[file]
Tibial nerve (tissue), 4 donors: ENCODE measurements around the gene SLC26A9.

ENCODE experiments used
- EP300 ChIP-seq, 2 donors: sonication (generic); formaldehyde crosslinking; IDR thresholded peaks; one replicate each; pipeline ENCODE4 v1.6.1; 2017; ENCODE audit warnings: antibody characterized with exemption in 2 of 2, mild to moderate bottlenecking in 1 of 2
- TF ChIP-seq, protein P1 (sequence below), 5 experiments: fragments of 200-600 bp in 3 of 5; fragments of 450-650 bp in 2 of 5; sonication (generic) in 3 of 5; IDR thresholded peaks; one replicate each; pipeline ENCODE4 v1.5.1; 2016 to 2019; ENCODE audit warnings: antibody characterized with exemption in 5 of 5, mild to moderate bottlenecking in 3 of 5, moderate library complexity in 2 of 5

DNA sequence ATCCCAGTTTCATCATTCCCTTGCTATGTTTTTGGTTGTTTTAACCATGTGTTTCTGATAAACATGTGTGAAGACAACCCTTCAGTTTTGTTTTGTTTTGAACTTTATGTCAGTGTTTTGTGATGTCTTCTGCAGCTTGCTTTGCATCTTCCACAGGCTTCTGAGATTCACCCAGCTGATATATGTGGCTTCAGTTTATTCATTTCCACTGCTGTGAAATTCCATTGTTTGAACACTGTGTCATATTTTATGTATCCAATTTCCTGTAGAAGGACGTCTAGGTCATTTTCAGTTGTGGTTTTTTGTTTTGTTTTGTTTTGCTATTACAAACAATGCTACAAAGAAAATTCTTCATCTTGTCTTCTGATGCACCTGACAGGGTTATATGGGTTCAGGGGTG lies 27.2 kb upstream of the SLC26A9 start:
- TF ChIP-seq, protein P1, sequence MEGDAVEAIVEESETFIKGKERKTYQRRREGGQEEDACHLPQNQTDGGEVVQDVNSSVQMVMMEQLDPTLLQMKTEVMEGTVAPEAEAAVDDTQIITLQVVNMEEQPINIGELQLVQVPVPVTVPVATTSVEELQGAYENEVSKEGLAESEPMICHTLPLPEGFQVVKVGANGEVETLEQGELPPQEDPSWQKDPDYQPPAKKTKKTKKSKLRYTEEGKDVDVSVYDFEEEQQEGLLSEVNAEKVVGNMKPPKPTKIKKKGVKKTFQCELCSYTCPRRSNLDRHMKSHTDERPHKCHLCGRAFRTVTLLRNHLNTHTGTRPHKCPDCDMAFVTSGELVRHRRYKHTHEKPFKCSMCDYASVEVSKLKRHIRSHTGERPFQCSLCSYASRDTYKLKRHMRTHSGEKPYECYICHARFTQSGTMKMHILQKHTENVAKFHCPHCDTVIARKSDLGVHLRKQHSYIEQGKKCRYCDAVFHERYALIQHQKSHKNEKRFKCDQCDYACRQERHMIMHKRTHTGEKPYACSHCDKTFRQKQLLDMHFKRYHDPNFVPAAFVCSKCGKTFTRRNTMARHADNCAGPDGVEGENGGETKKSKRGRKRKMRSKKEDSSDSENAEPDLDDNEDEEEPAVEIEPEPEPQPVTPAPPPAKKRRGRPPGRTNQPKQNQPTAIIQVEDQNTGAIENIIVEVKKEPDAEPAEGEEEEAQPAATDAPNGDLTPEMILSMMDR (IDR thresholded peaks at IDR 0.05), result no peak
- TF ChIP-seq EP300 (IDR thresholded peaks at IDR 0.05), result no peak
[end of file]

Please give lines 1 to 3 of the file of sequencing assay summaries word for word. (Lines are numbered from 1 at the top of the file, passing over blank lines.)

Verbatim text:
Tibial nerve (tissue), 4 donors: ENCODE measurements around the gene SLC26A9.

ENCODE experiments used
- EP300 ChIP-seq, 2 donors: sonication (generic); formaldehyde crosslinking; IDR thresholded peaks; one replicate each; pipeline ENCODE4 v1.6.1; 2017; ENCODE audit warnings: antibody characterized with exemption in 2 of 2, mild to moderate bottlenecking in 1 of 2